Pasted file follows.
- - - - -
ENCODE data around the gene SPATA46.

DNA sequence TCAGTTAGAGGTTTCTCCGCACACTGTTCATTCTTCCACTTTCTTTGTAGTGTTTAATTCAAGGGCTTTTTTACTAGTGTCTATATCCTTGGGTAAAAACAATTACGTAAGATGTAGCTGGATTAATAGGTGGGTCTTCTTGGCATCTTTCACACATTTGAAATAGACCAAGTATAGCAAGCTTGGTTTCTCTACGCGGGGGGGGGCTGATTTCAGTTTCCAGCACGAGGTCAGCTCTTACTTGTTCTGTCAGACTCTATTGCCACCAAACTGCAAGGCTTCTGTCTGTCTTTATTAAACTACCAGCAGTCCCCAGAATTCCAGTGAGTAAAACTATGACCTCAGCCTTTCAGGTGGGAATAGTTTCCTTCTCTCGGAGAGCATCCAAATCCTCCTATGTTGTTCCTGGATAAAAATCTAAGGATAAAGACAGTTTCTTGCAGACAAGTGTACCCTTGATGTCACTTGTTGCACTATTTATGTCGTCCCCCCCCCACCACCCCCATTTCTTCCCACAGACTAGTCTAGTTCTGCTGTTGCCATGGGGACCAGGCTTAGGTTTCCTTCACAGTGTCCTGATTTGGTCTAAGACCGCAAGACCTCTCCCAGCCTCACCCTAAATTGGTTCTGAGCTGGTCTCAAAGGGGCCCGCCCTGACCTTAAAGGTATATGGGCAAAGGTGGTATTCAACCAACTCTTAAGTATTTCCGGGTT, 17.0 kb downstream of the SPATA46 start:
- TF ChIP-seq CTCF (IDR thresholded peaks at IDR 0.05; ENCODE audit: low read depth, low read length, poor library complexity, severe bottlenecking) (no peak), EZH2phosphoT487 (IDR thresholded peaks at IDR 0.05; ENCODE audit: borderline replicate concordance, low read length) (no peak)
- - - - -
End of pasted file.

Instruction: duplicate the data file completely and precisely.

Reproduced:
ENCODE data around the gene SPATA46.

DNA sequence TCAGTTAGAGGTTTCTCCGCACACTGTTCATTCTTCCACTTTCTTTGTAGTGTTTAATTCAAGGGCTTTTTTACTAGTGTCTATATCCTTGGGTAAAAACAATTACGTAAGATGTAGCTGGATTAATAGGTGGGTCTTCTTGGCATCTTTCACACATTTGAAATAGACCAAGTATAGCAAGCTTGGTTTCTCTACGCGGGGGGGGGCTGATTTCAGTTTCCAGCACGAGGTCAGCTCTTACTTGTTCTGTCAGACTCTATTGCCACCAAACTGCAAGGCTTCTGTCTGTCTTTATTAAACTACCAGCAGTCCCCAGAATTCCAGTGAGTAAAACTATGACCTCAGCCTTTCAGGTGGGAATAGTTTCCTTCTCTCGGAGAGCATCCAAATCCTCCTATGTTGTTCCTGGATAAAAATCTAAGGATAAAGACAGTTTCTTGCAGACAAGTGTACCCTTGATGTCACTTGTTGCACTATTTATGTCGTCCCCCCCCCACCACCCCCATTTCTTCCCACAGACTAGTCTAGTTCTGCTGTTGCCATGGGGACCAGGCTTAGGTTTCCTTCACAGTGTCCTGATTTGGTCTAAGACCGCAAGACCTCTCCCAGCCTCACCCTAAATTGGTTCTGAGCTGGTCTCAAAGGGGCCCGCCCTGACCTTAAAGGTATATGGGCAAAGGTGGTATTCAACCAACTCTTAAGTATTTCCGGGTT, 17.0 kb downstream of the SPATA46 start:
- TF ChIP-seq CTCF (IDR thresholded peaks at IDR 0.05; ENCODE audit: low read depth, low read length, poor library complexity, severe bottlenecking) (no peak), EZH2phosphoT487 (IDR thresholded peaks at IDR 0.05; ENCODE audit: borderline replicate concordance, low read length) (no peak)